Our ability to communicate verbally is a lifelong process and the same can be said about our musical communication through improvisation. Just keep exploring and learning. In the meantime, improvise using what you know even if it is only one-note!
In past posts, we've been working with a list of what makes up music:
We’ve spent the last few times improvising mostly with the first four elements and gradually adding more note tones. Now, let’s expand on that and using what we already know from studying the piano. Understanding and being able to play scales is a great thing to learn and you will make tremendous strides in improvisation. Skips and jumps add interesting elements.
Be sure to remember where home is. This is our tonality. Just because we have a lot of notes to use now, we must remember where our tonality is.
Also, there are eight things on the list of what makes up music. Don’t allow yourself to focus only on the bottom four, be sure you are using all eight always.
Communicate! Improvisation is expressing ourselves musically and communicating whether for our own enjoyment or for an audience, always communicate.
Last time, we were improvising with three notes: our home note, a lower neighbor and an upper neighbor. This time, we’ll explore our neighborhood going up the hill and use our lower neighbor, our home note, and four upper neighbors. This gives us a little 5-fingered scale with one extra note.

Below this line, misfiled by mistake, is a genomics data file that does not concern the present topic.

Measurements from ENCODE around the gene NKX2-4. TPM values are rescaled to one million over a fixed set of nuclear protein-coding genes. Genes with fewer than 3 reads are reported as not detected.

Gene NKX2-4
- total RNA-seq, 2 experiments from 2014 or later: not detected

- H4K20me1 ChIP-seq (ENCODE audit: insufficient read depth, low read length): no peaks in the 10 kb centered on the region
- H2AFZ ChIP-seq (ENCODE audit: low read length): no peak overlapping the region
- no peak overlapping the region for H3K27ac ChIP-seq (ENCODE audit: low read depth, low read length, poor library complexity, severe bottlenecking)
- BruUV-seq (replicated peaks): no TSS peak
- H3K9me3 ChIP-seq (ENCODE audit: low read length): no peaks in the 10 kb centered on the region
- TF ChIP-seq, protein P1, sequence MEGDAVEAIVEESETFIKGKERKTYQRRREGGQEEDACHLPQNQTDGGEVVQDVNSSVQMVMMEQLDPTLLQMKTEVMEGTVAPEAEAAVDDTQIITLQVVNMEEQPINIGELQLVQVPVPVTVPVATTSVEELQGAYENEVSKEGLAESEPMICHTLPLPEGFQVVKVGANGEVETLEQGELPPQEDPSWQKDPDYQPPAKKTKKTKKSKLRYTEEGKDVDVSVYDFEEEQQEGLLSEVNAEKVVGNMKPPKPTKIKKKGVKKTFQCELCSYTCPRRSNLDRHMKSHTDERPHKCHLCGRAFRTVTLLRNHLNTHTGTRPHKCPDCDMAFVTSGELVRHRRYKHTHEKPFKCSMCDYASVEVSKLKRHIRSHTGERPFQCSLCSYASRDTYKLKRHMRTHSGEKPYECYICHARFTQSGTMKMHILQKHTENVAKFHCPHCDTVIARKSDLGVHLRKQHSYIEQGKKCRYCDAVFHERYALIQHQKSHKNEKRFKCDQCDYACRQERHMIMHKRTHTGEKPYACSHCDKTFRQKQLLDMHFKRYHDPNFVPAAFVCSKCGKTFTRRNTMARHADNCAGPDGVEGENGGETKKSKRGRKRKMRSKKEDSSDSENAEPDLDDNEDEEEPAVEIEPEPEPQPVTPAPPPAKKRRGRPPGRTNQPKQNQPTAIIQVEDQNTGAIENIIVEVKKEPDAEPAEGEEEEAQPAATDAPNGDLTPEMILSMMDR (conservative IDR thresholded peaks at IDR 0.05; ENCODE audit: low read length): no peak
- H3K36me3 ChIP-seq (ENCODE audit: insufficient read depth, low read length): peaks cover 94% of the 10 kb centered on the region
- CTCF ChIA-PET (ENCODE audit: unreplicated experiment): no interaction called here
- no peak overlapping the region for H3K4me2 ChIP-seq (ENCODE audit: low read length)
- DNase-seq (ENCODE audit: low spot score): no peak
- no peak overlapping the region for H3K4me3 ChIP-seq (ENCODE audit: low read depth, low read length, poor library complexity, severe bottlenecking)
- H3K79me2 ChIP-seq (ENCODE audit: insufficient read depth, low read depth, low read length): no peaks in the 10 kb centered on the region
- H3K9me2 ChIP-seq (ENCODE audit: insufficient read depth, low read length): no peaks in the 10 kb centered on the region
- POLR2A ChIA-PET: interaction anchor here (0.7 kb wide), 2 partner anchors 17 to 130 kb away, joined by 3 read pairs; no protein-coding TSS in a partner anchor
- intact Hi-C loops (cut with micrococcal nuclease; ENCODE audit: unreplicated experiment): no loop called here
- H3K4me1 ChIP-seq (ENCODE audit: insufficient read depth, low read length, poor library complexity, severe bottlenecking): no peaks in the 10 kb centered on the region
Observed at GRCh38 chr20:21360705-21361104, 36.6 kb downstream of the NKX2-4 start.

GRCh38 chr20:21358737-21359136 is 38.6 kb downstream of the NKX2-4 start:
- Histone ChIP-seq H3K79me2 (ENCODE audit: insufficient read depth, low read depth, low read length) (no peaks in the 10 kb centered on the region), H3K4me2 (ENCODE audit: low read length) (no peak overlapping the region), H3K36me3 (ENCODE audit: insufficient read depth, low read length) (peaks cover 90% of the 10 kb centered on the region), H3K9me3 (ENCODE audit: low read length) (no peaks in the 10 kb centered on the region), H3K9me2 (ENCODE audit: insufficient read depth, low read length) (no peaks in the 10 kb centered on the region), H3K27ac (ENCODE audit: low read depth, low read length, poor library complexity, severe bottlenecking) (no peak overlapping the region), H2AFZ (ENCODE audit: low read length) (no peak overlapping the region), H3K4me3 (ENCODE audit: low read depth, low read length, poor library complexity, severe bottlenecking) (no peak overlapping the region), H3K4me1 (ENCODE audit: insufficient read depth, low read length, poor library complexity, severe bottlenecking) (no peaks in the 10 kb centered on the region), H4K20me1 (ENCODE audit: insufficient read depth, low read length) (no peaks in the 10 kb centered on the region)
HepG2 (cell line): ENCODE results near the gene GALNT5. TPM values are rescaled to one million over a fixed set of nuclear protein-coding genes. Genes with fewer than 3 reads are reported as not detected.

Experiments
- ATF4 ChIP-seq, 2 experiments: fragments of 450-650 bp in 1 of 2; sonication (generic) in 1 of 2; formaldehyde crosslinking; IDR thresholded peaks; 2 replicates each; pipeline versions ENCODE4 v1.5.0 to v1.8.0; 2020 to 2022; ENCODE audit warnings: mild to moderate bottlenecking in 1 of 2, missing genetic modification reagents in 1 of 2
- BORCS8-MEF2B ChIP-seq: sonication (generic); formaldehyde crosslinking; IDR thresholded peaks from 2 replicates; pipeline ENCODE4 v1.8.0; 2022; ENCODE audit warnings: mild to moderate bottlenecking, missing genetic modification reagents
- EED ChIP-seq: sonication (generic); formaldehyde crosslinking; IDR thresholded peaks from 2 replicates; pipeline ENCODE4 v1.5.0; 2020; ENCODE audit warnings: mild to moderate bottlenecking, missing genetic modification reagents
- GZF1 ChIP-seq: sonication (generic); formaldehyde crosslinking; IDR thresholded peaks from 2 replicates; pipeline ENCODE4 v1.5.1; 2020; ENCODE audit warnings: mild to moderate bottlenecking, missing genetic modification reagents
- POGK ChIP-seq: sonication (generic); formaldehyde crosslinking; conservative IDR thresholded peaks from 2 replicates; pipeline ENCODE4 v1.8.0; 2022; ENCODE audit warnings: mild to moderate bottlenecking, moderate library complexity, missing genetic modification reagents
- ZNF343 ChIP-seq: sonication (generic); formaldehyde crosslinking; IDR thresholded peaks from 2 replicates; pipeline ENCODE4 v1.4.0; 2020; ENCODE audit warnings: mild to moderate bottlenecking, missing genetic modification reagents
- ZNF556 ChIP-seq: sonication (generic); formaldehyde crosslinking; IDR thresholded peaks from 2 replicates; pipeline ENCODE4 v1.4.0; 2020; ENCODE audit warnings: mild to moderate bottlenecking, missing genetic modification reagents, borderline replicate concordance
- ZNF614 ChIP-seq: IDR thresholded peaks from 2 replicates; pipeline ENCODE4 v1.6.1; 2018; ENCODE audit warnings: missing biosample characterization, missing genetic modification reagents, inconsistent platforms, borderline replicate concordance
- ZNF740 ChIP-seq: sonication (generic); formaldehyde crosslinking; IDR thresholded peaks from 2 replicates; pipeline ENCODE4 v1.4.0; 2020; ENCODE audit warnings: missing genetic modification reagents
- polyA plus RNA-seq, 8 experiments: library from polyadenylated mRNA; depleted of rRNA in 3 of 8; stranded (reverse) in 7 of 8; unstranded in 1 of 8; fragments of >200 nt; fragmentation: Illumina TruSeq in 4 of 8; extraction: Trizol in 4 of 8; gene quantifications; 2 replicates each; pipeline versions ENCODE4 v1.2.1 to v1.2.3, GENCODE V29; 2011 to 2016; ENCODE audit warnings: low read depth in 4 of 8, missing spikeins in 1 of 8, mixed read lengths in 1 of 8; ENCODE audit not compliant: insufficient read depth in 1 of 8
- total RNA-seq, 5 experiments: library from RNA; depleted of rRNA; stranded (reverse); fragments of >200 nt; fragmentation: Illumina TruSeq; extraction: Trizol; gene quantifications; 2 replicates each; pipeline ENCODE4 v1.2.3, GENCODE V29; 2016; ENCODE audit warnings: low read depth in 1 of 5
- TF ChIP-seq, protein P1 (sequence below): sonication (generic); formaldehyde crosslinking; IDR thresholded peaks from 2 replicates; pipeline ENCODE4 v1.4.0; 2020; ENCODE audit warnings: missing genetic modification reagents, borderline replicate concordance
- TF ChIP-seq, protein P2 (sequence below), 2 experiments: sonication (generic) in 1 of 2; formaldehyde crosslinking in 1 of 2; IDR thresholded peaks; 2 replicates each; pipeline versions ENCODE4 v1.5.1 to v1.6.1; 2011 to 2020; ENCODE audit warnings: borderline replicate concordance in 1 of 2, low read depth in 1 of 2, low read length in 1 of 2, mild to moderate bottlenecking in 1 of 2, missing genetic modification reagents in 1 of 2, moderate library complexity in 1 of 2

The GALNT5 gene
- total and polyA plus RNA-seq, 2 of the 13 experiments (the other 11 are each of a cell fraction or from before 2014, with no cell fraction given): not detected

The 5-fingered scale has the home note, a passing note, the third of our tonality, another passing note, and the fifth of our tonality. We also have that extra lower neighbor.
We won’t spend a lot of time talking about the music theory of these notes here, but in summary, we have a tonic (our home or tone pitch), the super tonic (upper neighbor), the mediant which determines the mode of the scale (in this case major), the sub-dominant, and the dominant, an important scale note that leads back to the tonic and helps define it as the home and defines the tonality of our piece. We also have the lower neighbor which is our leading tone and “leads” us to our tonic also helping us define and communicate our tonality.
Things get a little trickier now, particularly with fingering, but we’re not caring about proper scale fingerings or anything at this point. Use what you know, but mostly, enjoy improvising with the notes.
Improvise in the same way we have been doing so, but now with six notes. Be sure that the first four elements: Dynamics, Duration, Silence, and Repetition are prioritized as these are just as important as the note tone.
Most students are surprised at this point how good the improvisations begin to sound.
Imagine with me a neighborhood. My home is in the center of the block and we live on a slight hill with the street going up to the right of our house and down to the left.